Archive for the ‘meta’ Category

Monday, March 28th, 2016

Something About Yourself You Didn’t Know

WonderCon2016

I’m going to tell all of you who follow this website something about yourself that you didn’t know… At WonderCon, I watched tens of thousands of fans walk by the Animation Resources table. I had a Gertie the Dinosaur by McCay on the table, along with sketches by Milt Kahl, Preston Blair and Art Babbitt.

WonderCon2016

I watched as 99% of the people just walked on by, glancing at the drawings and saying to themselves… “Oh look, it’s Pinocchio.” “Is that the Queen from Snow White?” Then one in a hundred would walk by and do a double take. “HOLY CRAP! AN ORIGINAL WINSOR MC CAY DRAWING!” “THAT DRAWING IS SIGNED BY MILT KAHL!” I would smile to myself and rejoice. There aren’t a lot of us out there, but we still exist. Those of you who follow this website are the continuity of what these great artists started for the art of animation. Everyone else is just a fan of specific characters and films. All of us at Animation Resources are here for the people who love the art form.

Monday, March 28th, 2016

Animation Resources Now Has A Vice President: Michael Woodside

Michael Woodside

At our last Board of Directors meeting, we had our annual election of officers. Up to now we haven’t chosen a Vice President, but this year we unanimously decided that our Liaison to the Advisory Board, Michael Woodside is the perfect person for the job. Thank you, Michael! Congratulations!

You might remember Michael from the Animation Archive podcasts. Since he started out with us as a volunteer fresh out of animation school, he has built a fantastic career as an animator and educator. We are very proud to have him serve as the Vice President of our organization. (We might even be able to convince him to do some podcasting again!)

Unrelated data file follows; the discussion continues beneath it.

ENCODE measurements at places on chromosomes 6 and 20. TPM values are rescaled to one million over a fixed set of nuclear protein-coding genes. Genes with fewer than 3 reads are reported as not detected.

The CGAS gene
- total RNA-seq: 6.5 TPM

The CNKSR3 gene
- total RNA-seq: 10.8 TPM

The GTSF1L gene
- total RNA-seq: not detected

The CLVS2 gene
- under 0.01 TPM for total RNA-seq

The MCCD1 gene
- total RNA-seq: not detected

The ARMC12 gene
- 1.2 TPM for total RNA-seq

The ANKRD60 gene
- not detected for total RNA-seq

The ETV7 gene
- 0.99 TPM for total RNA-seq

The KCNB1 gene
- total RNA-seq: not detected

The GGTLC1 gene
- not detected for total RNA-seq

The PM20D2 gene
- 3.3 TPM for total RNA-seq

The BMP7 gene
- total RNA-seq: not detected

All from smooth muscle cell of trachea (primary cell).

I’ve been serving on non-profit boards for over thirty years, and I’ve never worked with a better group of people the one I work with now. CLICK to read about all of the officers and board members of our organization.

Animation Resources

Stephen Worth
President, Animation Resources

Saturday, March 26th, 2016

Meta: Why Do We Need An Animation Archive?

Several people have emailed me to ask for copies of the speech I gave at the ASIFA Lion King Reunion event where we announced the establishment of this project several years ago. Here it is… Please feel free to print it out and share it with your friends.


Hello… My name is Steve Worth and my passion is the art of hand drawn animation.

For the past ten or fifteen years, I’ve been a member of the Board of Directors of ASIFA-Hollywood, and I’m currently serving as the Director of the ASIFA-Hollywood Animation Archive Project.

Before we get started, I’d like to give you a little background on the archive project, and let you know how it relates to the panel discussion you’re about to hear tonight. Most of all, I’d like to share with you why this particular project is so important… perhaps more important now than at any other time in the history of animation.

Sir Isaac Newton was quoted as saying, “If I have seen further, it is because I stand on the shoulders of giants.” It’s all too easy to become so involved with what we’re doing “here and now”, that we forget what came before us. Los Angeles is often spoken of as “a town with no history”. Compared with cities like Athens, London or Paris, that may seem to be the case. But in its short period of existence, Los Angeles was the place that nurtured and developed one of the greatest artistic achievements of the 20th century, the art of cinema… and most importantly to the people gathered together in this room tonight, the art of animated filmmaking.

This sketch was given to me by an artist who knew that I was interested in the history of animation…

Cartoonist

He found it in the trash dumpster at FilmRoman, obviously thrown out when someone cleared his desk. The animator that gave this to me had no idea who this was. No one else he showed it to at the studio knew either. In fact, 99.9% of the general public wouldn’t even recognize his name, much less his image.